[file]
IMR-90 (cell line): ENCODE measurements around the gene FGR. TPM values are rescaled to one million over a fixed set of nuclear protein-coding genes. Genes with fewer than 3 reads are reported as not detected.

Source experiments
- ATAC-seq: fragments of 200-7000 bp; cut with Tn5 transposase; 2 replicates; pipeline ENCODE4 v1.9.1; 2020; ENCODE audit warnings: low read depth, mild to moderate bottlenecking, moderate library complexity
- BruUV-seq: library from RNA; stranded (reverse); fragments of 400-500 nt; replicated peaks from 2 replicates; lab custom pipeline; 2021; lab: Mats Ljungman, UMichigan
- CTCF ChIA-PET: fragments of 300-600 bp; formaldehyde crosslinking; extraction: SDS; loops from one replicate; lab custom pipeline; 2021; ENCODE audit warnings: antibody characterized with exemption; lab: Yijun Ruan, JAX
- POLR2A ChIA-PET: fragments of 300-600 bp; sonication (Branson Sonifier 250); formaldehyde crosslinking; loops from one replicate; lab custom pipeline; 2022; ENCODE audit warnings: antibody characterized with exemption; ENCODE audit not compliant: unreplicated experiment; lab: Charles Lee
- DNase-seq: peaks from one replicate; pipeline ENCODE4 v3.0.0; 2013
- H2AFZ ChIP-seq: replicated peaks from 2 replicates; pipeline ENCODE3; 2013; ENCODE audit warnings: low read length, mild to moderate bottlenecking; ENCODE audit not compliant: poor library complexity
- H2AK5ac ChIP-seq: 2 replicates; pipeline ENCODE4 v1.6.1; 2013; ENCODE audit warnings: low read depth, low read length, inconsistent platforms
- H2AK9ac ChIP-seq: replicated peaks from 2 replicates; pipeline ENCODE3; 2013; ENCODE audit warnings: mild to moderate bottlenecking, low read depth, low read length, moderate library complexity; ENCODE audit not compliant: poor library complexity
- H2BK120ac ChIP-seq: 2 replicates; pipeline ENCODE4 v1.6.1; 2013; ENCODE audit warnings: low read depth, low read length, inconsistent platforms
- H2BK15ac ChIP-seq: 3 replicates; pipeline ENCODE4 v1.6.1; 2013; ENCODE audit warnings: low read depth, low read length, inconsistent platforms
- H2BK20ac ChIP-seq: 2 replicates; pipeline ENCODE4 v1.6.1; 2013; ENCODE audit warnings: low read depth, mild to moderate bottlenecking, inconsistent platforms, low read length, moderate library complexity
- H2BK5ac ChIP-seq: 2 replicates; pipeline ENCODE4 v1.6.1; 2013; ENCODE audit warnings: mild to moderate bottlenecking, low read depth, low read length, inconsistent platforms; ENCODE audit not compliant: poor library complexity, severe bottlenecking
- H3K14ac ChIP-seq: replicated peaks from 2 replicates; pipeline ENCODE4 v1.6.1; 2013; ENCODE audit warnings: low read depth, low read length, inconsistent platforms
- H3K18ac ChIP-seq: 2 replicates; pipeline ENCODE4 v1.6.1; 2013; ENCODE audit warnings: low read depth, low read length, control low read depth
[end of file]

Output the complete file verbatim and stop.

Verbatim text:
IMR-90 (cell line): ENCODE measurements around the gene FGR. TPM values are rescaled to one million over a fixed set of nuclear protein-coding genes. Genes with fewer than 3 reads are reported as not detected.

Source experiments
- ATAC-seq: fragments of 200-7000 bp; cut with Tn5 transposase; 2 replicates; pipeline ENCODE4 v1.9.1; 2020; ENCODE audit warnings: low read depth, mild to moderate bottlenecking, moderate library complexity
- BruUV-seq: library from RNA; stranded (reverse); fragments of 400-500 nt; replicated peaks from 2 replicates; lab custom pipeline; 2021; lab: Mats Ljungman, UMichigan
- CTCF ChIA-PET: fragments of 300-600 bp; formaldehyde crosslinking; extraction: SDS; loops from one replicate; lab custom pipeline; 2021; ENCODE audit warnings: antibody characterized with exemption; lab: Yijun Ruan, JAX
- POLR2A ChIA-PET: fragments of 300-600 bp; sonication (Branson Sonifier 250); formaldehyde crosslinking; loops from one replicate; lab custom pipeline; 2022; ENCODE audit warnings: antibody characterized with exemption; ENCODE audit not compliant: unreplicated experiment; lab: Charles Lee
- DNase-seq: peaks from one replicate; pipeline ENCODE4 v3.0.0; 2013
- H2AFZ ChIP-seq: replicated peaks from 2 replicates; pipeline ENCODE3; 2013; ENCODE audit warnings: low read length, mild to moderate bottlenecking; ENCODE audit not compliant: poor library complexity
- H2AK5ac ChIP-seq: 2 replicates; pipeline ENCODE4 v1.6.1; 2013; ENCODE audit warnings: low read depth, low read length, inconsistent platforms
- H2AK9ac ChIP-seq: replicated peaks from 2 replicates; pipeline ENCODE3; 2013; ENCODE audit warnings: mild to moderate bottlenecking, low read depth, low read length, moderate library complexity; ENCODE audit not compliant: poor library complexity
- H2BK120ac ChIP-seq: 2 replicates; pipeline ENCODE4 v1.6.1; 2013; ENCODE audit warnings: low read depth, low read length, inconsistent platforms
- H2BK15ac ChIP-seq: 3 replicates; pipeline ENCODE4 v1.6.1; 2013; ENCODE audit warnings: low read depth, low read length, inconsistent platforms
- H2BK20ac ChIP-seq: 2 replicates; pipeline ENCODE4 v1.6.1; 2013; ENCODE audit warnings: low read depth, mild to moderate bottlenecking, inconsistent platforms, low read length, moderate library complexity
- H2BK5ac ChIP-seq: 2 replicates; pipeline ENCODE4 v1.6.1; 2013; ENCODE audit warnings: mild to moderate bottlenecking, low read depth, low read length, inconsistent platforms; ENCODE audit not compliant: poor library complexity, severe bottlenecking
- H3K14ac ChIP-seq: replicated peaks from 2 replicates; pipeline ENCODE4 v1.6.1; 2013; ENCODE audit warnings: low read depth, low read length, inconsistent platforms
- H3K18ac ChIP-seq: 2 replicates; pipeline ENCODE4 v1.6.1; 2013; ENCODE audit warnings: low read depth, low read length, control low read depth